"They do (not) know I'm gay"

20th July 2011, Comments 1 comment

Debate & exhibition: LGBT current dilemmas in Europe and the role of gay art.

The board of the Mayor and Alderman of the City of Amsterdam, Eunic Netherlands & Stichting Pro gay present:

"They do (not) know I'm gay"

LGBT current dilemmas in Europe and the role of gay art

Debate & exhibition
Wednesday 3 August
At the Amsterdam City Hall, Amstel 1, 1011 PN Amsterdam


18:30- Opening exhibition at the foyer
19:00- Debate at the city council hall
21:00 -Drinks & Drags at the foyer

Live panel: Frank van Dalen, Erwin Olaf, Sam Havadtoy, Klaus Bondam.
Speakers and artists via Skype from: Romania, Poland, Lithuania, Italy, Czech Republic, Austria and Israel.
Welcoming words: Irene Hemelaar, chairwoman "Progay" Amsterdam.

Entrance free

Reservations required due to limited number of seats, please reserve before 28 July at: culture-assist@hague.mfa.gov.il

The exhibition "The last supper (Nobody knows I'm gay)" by Hungarian artist Sam Havadtoy (pictured above) will take place at the foyer of the City hall from 3 August  till  10 September. Twelve simple pictures all carry the same statement, although we cannot be fully certain about it. After all, what does one who forms the sentence ‘Nobody knows that I am gay' from letters neatly fashioned out of lace to declare? Nobody knows - that's what. And the fact, that 'I am gay'. One is harsher than the other - however accurate the letters of lace or the rectangle, regardless of the pastel tone of it all: this is rough, this is crude, and this is powerful.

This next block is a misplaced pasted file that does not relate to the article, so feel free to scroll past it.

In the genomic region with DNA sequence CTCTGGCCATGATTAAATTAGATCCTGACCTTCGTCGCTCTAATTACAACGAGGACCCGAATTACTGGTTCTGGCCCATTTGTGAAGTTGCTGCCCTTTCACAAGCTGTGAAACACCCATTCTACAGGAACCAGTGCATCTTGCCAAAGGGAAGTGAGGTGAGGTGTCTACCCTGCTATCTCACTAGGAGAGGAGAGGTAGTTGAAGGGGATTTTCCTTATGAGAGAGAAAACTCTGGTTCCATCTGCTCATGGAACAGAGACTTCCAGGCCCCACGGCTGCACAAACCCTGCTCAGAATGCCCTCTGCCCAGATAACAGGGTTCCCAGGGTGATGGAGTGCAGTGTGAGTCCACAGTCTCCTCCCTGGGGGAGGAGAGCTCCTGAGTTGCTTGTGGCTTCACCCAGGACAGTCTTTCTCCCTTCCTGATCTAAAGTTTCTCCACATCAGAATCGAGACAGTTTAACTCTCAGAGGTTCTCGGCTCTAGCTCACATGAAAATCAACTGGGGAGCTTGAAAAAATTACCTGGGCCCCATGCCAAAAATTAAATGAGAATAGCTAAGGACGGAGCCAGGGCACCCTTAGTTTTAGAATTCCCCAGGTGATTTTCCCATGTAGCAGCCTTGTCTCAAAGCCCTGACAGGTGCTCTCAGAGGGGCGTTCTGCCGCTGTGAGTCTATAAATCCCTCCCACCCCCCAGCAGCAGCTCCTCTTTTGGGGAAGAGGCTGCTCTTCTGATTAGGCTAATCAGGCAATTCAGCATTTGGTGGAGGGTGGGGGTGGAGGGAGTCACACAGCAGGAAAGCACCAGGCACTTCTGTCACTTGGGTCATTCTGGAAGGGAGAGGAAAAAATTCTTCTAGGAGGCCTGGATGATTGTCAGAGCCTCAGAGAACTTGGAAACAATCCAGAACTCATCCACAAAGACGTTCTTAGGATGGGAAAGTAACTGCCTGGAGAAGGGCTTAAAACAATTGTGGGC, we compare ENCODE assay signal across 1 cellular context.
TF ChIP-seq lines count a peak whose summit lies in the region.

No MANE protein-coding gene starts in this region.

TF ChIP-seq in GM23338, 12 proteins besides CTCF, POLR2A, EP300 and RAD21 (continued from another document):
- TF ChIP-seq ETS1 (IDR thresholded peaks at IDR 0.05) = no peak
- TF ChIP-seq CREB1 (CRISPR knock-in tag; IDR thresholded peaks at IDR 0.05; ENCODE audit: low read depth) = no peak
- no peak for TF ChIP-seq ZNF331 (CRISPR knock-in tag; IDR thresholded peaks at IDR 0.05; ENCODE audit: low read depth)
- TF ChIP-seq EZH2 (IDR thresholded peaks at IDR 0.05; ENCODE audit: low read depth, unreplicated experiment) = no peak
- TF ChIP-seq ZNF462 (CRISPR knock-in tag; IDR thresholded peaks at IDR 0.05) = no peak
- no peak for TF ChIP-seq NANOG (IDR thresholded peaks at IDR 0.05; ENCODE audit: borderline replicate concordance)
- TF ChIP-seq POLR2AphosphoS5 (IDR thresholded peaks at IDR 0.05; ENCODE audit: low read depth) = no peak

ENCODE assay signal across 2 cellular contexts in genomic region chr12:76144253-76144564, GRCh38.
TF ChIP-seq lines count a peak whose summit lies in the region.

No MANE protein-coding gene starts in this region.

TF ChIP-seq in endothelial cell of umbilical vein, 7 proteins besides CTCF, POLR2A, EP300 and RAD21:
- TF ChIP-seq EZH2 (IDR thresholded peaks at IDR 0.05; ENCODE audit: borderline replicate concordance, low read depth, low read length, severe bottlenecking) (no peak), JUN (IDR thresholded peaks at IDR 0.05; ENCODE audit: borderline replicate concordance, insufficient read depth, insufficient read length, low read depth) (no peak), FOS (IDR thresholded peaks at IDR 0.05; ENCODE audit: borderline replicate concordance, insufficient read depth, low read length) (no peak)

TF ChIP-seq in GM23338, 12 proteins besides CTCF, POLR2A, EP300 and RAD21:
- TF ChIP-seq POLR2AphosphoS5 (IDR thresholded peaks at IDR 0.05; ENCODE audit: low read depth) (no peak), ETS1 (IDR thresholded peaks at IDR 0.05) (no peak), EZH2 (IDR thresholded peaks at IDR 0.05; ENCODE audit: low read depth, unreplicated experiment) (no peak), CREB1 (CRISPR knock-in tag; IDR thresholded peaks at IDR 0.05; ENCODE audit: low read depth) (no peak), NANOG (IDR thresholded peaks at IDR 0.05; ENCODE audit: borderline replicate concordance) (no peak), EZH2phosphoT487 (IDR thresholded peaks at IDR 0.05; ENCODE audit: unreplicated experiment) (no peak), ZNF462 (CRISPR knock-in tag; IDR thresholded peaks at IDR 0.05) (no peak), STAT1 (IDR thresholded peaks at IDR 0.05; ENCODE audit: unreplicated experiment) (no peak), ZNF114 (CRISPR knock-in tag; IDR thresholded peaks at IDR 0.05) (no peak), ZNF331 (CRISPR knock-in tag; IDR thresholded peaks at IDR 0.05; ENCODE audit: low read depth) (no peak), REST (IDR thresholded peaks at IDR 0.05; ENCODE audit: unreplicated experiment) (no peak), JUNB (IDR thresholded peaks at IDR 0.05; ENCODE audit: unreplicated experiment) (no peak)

1 Comment To This Article

  • neanderthal75 posted:

    on 6th August 2011, 09:39:55 - Reply

    One of the issues the panel should discuss (if it were actually honest and open about the issue, which it will not be) is that of heterophobia: the manic need for many, if not most, homosexuals to verbally abuse, lie about, misinform, and harass heterosexuals who refuse to accept the false premise that homosexuality is normal, acceptable for all people, and that it is of a moral equivalent to heterosexuality.

    The anti-heterosexual bigotry so often seen in and promoted by pro-homosexual groups must be confronted and the issues thereto pertaining, discussed in public openly and honestly.